The Dixie Chicks hail from Dallas, Texas. At a London concert on March 12, 2003 (when the United States was at the brink of war with Iraq), Dixie Chick singer Natalie Maines said to the audience: “Just so you know, we’re ashamed the president of the United States is from Texas.”
Many thought it was the wrong comment at the wrong time. Others think it was the right comment, but at the wrong time. Many have also added that the comment was made in the wrong place (outside the U.S., and seemingly away from wartime criticism).
Wikipedia: Dixie Chicks
The Dixie Chicks are an American all-female country music trio, comprising Emily Robison, Martie Maguire, and Natalie Maines.
The Dixie Chicks formed in 1989 in Dallas, Texas. After years of struggle and changes in personnel, the group achieved large-scale country and pop commercial success starting in the late 1990s, with hit songs such as “Wide Open Spaces”, “Cowboy Take Me Away”, and “Long Time Gone”. They became known for their lively group personas, instrumental virtuosity, fashion sense, and political comments. In particular, Natalie Maines’ public criticism in a foreign country of President George W. Bush on the eve of the 2003 invasion of Iraq led to considerable controversy for the group, causing them to lose approximately half of their concert audience attendance in the United States.
A couple of weeks later, on March 10, 2003, during the run-up to the invasion of Iraq (which would take place on March 20), Natalie Maines (a native of Lubbock, Texas) said between songs during a concert at the Shepherd’s Bush Empire theatre in London:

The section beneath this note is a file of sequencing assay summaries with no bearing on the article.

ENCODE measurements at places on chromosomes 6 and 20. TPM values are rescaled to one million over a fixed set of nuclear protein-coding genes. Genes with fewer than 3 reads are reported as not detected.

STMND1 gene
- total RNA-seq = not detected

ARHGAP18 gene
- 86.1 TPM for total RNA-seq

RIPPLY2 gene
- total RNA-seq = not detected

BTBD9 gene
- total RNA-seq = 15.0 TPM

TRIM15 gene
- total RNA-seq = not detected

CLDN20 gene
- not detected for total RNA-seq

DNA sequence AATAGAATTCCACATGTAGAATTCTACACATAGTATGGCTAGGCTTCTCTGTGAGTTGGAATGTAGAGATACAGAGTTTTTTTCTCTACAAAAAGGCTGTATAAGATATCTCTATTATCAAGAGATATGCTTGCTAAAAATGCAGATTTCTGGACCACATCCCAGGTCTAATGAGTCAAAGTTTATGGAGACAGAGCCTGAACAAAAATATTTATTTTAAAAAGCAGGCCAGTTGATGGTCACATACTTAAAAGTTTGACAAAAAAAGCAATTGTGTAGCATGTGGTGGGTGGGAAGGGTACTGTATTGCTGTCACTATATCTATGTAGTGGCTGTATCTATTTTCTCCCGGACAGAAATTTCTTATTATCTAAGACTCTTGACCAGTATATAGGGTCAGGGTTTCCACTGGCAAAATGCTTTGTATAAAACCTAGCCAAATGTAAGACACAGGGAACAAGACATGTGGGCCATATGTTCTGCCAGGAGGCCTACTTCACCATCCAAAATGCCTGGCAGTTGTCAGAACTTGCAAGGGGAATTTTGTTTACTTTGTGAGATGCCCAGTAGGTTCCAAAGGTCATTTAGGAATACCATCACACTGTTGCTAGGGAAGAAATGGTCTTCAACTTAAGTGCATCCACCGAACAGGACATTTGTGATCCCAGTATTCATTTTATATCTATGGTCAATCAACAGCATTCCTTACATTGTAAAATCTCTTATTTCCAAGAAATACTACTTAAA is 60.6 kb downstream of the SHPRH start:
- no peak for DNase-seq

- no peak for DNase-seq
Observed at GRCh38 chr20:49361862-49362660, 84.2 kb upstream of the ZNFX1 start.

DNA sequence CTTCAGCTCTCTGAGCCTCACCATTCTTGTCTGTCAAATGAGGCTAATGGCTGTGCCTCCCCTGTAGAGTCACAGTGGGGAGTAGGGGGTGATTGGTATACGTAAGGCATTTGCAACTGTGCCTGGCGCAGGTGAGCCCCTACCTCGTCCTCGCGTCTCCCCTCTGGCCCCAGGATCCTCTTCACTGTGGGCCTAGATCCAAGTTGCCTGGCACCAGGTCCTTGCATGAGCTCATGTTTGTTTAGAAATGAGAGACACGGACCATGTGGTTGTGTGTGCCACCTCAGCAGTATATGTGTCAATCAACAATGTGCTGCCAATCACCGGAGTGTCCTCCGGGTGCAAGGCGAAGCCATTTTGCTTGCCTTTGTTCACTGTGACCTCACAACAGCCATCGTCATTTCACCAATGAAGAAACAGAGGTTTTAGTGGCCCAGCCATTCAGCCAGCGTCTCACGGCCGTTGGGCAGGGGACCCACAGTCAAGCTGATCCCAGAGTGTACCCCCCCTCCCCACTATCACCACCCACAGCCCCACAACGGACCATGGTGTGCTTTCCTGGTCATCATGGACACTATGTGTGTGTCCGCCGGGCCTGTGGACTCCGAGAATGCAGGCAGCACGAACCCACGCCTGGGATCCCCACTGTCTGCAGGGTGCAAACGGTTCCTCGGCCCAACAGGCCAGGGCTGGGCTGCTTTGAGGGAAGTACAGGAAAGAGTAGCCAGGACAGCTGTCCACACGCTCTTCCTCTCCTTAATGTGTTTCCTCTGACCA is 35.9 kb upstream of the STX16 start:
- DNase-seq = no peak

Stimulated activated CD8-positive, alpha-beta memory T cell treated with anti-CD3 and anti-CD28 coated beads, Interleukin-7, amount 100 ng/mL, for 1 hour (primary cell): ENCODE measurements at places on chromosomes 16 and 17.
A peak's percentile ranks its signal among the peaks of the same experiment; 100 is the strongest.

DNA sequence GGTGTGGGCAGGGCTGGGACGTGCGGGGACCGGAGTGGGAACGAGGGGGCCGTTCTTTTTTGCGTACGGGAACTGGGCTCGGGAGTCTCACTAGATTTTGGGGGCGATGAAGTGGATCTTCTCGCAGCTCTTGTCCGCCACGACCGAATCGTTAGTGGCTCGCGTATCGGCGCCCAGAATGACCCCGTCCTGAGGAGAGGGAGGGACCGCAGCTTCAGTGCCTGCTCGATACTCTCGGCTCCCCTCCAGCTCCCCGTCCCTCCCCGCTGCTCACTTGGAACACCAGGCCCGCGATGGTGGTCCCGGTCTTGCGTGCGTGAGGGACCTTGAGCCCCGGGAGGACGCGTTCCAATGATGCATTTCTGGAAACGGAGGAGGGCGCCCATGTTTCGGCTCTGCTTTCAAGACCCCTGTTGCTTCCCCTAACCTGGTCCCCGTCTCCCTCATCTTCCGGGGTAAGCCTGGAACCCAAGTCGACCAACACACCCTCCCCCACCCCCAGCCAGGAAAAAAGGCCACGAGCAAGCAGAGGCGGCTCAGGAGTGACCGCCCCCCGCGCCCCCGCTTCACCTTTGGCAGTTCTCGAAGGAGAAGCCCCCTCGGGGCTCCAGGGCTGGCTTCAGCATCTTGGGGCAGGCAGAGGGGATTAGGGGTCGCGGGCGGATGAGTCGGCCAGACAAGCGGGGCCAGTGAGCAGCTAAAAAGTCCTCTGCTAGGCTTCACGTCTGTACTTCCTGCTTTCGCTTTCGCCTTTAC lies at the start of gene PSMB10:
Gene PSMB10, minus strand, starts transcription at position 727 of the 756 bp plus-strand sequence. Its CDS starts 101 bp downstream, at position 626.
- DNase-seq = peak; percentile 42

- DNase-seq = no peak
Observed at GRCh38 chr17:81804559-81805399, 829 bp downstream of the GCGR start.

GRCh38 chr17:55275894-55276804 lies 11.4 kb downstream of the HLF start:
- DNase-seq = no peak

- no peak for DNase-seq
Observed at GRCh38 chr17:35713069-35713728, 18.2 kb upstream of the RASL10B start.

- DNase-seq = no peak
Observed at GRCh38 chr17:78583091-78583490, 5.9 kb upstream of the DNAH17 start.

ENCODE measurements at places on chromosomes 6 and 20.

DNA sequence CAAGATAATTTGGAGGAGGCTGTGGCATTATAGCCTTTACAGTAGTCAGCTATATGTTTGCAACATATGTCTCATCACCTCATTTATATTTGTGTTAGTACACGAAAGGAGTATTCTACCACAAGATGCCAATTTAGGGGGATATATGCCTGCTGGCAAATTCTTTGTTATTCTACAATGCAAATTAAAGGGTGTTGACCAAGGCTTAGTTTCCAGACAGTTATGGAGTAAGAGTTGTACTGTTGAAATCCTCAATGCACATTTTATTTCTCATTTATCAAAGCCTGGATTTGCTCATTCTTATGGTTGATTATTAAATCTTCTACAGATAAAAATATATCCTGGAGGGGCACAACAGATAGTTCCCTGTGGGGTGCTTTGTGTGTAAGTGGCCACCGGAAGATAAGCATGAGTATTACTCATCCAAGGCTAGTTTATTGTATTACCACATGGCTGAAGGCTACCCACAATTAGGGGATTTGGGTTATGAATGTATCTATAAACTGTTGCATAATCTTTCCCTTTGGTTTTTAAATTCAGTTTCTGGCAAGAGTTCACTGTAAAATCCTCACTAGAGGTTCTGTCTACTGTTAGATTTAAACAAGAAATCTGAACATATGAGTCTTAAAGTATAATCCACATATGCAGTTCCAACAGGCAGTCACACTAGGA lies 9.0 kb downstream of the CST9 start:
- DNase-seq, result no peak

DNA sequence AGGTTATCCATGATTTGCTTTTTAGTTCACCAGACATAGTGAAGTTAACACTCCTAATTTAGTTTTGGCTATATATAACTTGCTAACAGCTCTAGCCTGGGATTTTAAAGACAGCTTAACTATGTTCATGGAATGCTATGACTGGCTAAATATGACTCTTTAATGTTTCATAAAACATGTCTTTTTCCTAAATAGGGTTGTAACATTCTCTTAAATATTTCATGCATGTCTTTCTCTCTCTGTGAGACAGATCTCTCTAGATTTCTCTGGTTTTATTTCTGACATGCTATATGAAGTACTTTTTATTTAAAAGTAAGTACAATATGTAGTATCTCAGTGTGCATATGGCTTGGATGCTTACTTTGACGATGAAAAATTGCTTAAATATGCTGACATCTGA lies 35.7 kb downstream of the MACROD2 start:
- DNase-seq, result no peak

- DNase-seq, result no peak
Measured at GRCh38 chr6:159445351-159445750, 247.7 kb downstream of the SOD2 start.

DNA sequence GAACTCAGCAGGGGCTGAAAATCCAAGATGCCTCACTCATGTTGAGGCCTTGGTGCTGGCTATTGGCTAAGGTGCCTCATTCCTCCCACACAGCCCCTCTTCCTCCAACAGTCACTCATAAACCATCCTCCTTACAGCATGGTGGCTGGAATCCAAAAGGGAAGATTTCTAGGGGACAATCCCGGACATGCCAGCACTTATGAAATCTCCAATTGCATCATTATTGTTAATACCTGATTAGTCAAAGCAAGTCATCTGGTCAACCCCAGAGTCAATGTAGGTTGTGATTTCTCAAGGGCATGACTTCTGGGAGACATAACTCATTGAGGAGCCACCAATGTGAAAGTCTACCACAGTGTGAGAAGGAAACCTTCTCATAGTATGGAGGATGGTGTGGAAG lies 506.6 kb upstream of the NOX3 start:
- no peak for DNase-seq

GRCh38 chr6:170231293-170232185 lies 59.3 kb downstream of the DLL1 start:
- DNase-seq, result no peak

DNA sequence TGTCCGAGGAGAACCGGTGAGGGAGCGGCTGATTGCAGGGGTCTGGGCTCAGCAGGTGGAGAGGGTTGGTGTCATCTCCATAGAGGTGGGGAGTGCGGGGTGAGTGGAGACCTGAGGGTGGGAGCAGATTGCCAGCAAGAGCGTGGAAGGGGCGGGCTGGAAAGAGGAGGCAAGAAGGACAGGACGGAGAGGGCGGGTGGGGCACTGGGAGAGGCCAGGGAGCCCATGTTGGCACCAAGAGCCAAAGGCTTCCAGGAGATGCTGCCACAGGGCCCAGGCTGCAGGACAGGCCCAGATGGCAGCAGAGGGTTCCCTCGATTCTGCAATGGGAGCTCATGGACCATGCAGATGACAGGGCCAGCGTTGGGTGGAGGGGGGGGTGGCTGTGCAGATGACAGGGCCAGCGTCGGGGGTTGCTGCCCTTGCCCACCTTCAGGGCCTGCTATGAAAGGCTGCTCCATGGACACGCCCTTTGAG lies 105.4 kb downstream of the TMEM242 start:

“Just so you know, we’re ashamed the President of the United States is from Texas.”
The Guardian: Reviews
The Dixie Chicks
[3 stars out of 5] Shepherd’s Bush Empire, London
Wednesday March 12, 2003
The Dixie Chicks are the good-time girls the country establishment loves to hate. Too direct, too old-fashioned, too modern ... you name it, it’s been slung at the Texan trio. The old vanguard liked their women fiesty but second-class, preferably wearing cowgirl outfits and a smile. But the Dixie Chicks were renegade ladies of country who sung gleefully about killing abusive spouses and dressed like an older Britney Spears. Add the success they have had selling a progressive bluegrass sound to fans ignorant of banjos and whistles and you have an emasculating threat.
And they don’t know when to stop. “Just so you know,” says singer Natalie Maines, “we’re ashamed the president of the United States is from Texas.” It gets the audience cheering - at a time when country stars are rushing to release pro-war anthems, this is practically punk rock.